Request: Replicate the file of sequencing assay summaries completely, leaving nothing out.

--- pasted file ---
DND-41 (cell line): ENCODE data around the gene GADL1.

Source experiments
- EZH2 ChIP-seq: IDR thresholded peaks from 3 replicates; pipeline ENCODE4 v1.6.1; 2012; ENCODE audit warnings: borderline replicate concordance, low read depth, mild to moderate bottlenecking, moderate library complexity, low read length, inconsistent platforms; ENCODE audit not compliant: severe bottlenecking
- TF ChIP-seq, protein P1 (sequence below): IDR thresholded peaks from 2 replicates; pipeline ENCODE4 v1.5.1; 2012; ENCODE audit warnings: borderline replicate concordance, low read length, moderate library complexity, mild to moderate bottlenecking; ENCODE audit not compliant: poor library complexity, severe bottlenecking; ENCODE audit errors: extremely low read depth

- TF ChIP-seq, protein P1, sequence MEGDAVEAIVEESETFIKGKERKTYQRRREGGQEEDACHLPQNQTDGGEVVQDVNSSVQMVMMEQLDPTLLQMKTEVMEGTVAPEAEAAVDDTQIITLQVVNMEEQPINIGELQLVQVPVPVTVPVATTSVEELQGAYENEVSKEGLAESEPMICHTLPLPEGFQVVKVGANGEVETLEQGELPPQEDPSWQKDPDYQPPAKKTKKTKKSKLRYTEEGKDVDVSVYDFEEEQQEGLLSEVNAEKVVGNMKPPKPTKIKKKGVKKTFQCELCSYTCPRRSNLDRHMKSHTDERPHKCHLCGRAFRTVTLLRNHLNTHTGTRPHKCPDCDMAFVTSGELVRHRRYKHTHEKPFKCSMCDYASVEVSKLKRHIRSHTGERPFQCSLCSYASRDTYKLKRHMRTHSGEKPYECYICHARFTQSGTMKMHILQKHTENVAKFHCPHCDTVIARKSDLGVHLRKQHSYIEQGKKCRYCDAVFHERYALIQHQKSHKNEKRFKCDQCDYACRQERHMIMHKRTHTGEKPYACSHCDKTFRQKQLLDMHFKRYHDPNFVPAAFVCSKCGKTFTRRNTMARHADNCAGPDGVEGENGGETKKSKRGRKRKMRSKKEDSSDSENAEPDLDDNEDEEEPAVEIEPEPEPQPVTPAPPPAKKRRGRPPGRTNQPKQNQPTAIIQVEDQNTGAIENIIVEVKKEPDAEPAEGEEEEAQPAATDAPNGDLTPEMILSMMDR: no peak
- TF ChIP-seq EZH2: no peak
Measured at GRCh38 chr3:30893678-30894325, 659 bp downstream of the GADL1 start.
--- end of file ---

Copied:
DND-41 (cell line): ENCODE data around the gene GADL1.

Source experiments
- EZH2 ChIP-seq: IDR thresholded peaks from 3 replicates; pipeline ENCODE4 v1.6.1; 2012; ENCODE audit warnings: borderline replicate concordance, low read depth, mild to moderate bottlenecking, moderate library complexity, low read length, inconsistent platforms; ENCODE audit not compliant: severe bottlenecking
- TF ChIP-seq, protein P1 (sequence below): IDR thresholded peaks from 2 replicates; pipeline ENCODE4 v1.5.1; 2012; ENCODE audit warnings: borderline replicate concordance, low read length, moderate library complexity, mild to moderate bottlenecking; ENCODE audit not compliant: poor library complexity, severe bottlenecking; ENCODE audit errors: extremely low read depth

- TF ChIP-seq, protein P1, sequence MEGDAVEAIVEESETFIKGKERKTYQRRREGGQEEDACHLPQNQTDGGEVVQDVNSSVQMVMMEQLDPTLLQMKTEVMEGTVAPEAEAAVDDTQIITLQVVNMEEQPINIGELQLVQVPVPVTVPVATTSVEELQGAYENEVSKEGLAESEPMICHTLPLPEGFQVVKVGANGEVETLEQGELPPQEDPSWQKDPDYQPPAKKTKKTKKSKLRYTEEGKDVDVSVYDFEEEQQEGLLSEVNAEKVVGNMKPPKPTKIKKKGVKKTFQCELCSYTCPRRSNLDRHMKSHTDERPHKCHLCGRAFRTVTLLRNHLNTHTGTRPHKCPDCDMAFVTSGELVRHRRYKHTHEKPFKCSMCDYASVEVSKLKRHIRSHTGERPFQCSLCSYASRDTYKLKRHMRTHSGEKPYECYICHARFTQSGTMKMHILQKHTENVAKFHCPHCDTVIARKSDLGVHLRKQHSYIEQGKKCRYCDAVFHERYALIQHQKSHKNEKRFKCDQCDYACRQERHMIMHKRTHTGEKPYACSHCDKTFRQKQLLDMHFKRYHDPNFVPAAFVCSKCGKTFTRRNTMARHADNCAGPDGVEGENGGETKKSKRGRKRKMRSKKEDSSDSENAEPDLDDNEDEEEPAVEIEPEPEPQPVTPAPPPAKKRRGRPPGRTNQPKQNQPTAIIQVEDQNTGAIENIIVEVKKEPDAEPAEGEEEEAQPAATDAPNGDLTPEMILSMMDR: no peak
- TF ChIP-seq EZH2: no peak
Measured at GRCh38 chr3:30893678-30894325, 659 bp downstream of the GADL1 start.